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Dictatorship - The Real Secret Behind Democracy

Human beings don’t like change, and in many ways working in a hierarchical organization is a comfortable way to work. People might passionately complain about the company structure or the methods of management. But, the hierarchy allows them to be free from taking up any real responsibility.

It leaves them with neither the power nor the will to do anything about the sources of their woes. In a conventional organization, every day might be predictable and uninspiring too - but, there are no surprises pushing people out of their comfort zones. 


Dictate Democracy
It’s true that, in the long run, people will find more happiness, job satisfaction and purpose within a flatter, horizontal organization. However, cultivating a new mindset, creating the momentum for change and introducing democracy at the workplace takes time, patience and a strong will. In other words, the leadership heralding change in a conventional organization needs to stick to its dictatorial ways to nudge people out of their comfort zones and make them listen.

Sure, it’s paradoxical and hardly the way you’d expect the advent of democracy to be. However, to break down years of hierarchy, leaders need to embrace their inner dictator one last time. For, if they tried to jump straight into democracy, without first creating an environment that’s conducive, it might take a long, long time to usher in change. Worse, it may derail the whole movement before it even began.


Top-Down Before Bottom-Up
Therefore, the first steps towards organizational democracy need to be through some key, top-down decisions that have the power to create the necessary momentum for change. People need to see, through imposed decisions and actions, that their leaders’ desire to change the work culture isn’t fleeting.

Rather, it should reveal the concrete steps being taken to bring about change. And, when these enforced decisions create the right environment, democracy and a people-centric organizational culture can take seed and grow.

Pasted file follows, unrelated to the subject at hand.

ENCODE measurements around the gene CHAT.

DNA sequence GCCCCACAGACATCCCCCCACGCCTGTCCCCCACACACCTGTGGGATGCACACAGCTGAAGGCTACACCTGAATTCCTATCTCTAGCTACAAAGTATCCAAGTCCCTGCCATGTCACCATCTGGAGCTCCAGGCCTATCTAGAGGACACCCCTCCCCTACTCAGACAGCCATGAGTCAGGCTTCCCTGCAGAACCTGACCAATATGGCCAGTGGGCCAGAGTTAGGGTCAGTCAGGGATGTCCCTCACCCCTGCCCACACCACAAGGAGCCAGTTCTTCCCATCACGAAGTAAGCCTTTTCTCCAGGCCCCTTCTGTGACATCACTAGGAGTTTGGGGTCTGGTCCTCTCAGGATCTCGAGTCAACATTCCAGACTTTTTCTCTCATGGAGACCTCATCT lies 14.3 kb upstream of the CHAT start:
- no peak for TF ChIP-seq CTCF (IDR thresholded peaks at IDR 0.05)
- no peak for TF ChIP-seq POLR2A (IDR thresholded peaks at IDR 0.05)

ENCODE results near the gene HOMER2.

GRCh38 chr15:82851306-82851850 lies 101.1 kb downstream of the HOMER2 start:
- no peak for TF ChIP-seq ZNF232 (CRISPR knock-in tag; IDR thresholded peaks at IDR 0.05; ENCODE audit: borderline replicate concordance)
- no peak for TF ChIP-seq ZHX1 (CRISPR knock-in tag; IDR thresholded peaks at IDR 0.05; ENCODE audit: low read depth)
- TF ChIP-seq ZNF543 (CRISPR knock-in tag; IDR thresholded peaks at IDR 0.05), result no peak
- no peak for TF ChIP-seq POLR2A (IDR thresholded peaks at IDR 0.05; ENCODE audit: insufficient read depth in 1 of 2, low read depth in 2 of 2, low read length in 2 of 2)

Change Is Never Popular At First
When leading a company to new pastures, leaders must begin with strong top-down decisions. Once the wheels have been set in motion, baby steps can help create autonomy and an increasingly engaged workforce. A strong, nearly-dictatorial approach helps overcome the inertia created by years of conventional hierarchy; builds momentum gradually; and, allows employees the space and time to adjust to change.

Although leaders might have a clear vision about the future of the company, and what they want to achieve, there’s no guarantee that everyone will agree with them or even understand what they’re proposing.

This means, before their vision can take shape, people need to first acknowledge that change is in the air - whether they like it or not. For, it’s with strong decisions, and uncontested implementation of those decisions, that leaders can wipe the slate clean and create the space for a new culture. Since actions are stronger than words, people will eventually begin to understand the changes taking place, embrace them and actively engage with them.

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